The Polk’s chunky, tactile remote is a pleasure to use. The buttons lie under a rubber top surface, with a series of bumps and raised icons helping you identify them in the dark. The buttons click solidly and are helpfully laid out – each input and sound mode gets its own key, while dedicated volume controls let you adjust the main, bass and voice volumes individually.
You can stick with your TV’s own remote if you prefer, by connecting via HDMI ARC or using the Polk’s remote learning feature.
Polk MagniFi Mini – Performance
Amazingly, the MagniFi Mini delivers on Polk’s promise of room-filling sound, giving you a large-scale performance that no TV can deliver, but it lacks the sophistication to trouble the best soundbars.
Play The Revenant through the ARC input and it tackles the brutal sound design with aplomb. During the pivotal bear attack scene, the subwoofer lends ample depth to the animal’s growl and pounding footsteps. It’s impressively loud and powerful for such a small unit, generating a much bigger soundstage than expected.
There’s plenty of attack, too. As the bear mauls Leonardo di Caprio, the sound of ripping flesh and fabric is horribly clear, while rifles snap fiercely and arrows fizz.
The Polk does a fine job with voices, making even Tom Hardy’s murmured dialogue sound nice and clear. Voice Adjust is a boon for movie and TV material, projecting speech clearly without hardening up the mid-range. It’s particularly good when listening at low volumes – I reduced the main volume to near-minimum, with Voice Adjust cranked right up, and was able to make out every word.
That said, greater openness and subtlety in the mid-range wouldn’t go amiss – battles between the trappers and Native Americans get a little coarse and congested, with loads of boisterous effects competing for attention within the narrow stage.
Switching to Captain America: Civil War, the breakneck chase through Lagos is packed with weighty explosions and slamming car crashes. Gunshots rattle fiercely and fist-fights have a visceral quality. It’s exciting and full-blooded.
The subwoofer really earns its corn, lacing the action with deep, rumbling bass. It could be a touch tighter and sharper with those quick-fire effects, but provided you keep to a reasonable level, it integrates nicely and doesn’t overpower the other elements.
Treble sounds reasonably open and detailed, but lacks the polish and insight of the best soundbars. Amid the carnage in Lagos, it picks out the gentle click of pistols being loaded and the shimmer of tinkling glass, but louder treble effects can sound bright.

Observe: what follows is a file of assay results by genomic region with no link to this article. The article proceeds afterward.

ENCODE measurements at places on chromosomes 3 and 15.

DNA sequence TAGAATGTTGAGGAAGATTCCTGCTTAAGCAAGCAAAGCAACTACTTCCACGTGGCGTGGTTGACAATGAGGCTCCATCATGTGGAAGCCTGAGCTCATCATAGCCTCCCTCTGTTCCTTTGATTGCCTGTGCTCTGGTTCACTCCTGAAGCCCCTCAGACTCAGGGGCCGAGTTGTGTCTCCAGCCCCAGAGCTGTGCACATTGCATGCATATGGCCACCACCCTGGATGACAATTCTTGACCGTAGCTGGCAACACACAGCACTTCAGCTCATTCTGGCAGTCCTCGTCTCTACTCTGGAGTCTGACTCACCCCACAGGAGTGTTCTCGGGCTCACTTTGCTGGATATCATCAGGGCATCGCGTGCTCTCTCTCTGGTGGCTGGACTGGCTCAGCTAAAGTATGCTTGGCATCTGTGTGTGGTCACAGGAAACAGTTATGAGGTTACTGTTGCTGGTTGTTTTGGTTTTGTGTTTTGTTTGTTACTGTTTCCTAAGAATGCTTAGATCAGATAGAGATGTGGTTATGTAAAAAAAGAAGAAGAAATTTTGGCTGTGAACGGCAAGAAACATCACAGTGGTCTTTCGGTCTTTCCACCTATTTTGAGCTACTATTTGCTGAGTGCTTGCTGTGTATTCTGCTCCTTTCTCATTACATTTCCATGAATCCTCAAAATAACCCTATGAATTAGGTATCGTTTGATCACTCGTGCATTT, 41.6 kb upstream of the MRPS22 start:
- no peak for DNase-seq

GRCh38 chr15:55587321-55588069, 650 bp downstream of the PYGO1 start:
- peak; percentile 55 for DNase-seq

The Polk is a likeable music player but you won’t be throwing out your hi-fi system any time soon. It offers a lively, rhythmic performance with decent agility and weighty bass, but the brass riffs in ‘Should’ve Been You’ by Down To The Bone are a little too spiky for my liking, while subtlety and refinement are in short supply. Voice Adjust doesn’t help matters either, exaggerating random parts of the music while subduing others – I spent far too long fiddling with the Voice volume.
Should I buy the Polk MagniFi Mini?
The MagniFi Mini is a bit of a mixed bag, but there are more positives than negatives. On the plus side, its ability to create a big, room-filling sound from such a compact design is truly impressive, plus it’s a cinch to install and offers a healthy range of features.
Google Cast and ARC connectivity are welcome additions to the spec sheet, while the robust, compact design will go down a treat if space is tight.
On the downside, sound quality doesn’t always hit the spot. It lacks refinement and subtlety where it counts, resulting in a congested and occasionally bright sound. The sub could do with being tighter, too, and Voice Adjust does some odd things to music.
Those seeking a more sophisticated listen should check out soundbars such as the full-size Q Acoustics M3 and Acoustic Energy Aego Sound3ar, but if your only concern is getting a big sound from a small box then the Polk might be worth a punt.
Polk’s feature-packed mini-soundbar delivers a surprisingly big sound from a compact box – but a few sonic shortcomings let the side down.
Score in detail
Sound Quality 7
|Number of Speakers||5|
|Dolby Pro Logic II||No|
|DTS Master Audio HD||No|
|S/PDIF Optical In||1|
|Stereo Line In||1|
|Height (Millimeter)||81 (soundbar); 365 (subwoofer)mm|
|Width (Millimeter)||340 (soundbar); 188 (subwoofer)mm|
|Depth (Millimeter)||109 (soundbar); 365 (subwoofer)mm|
|Weight (Gram)||1.76 k (soundbar); 3.68k (subwoofer)g|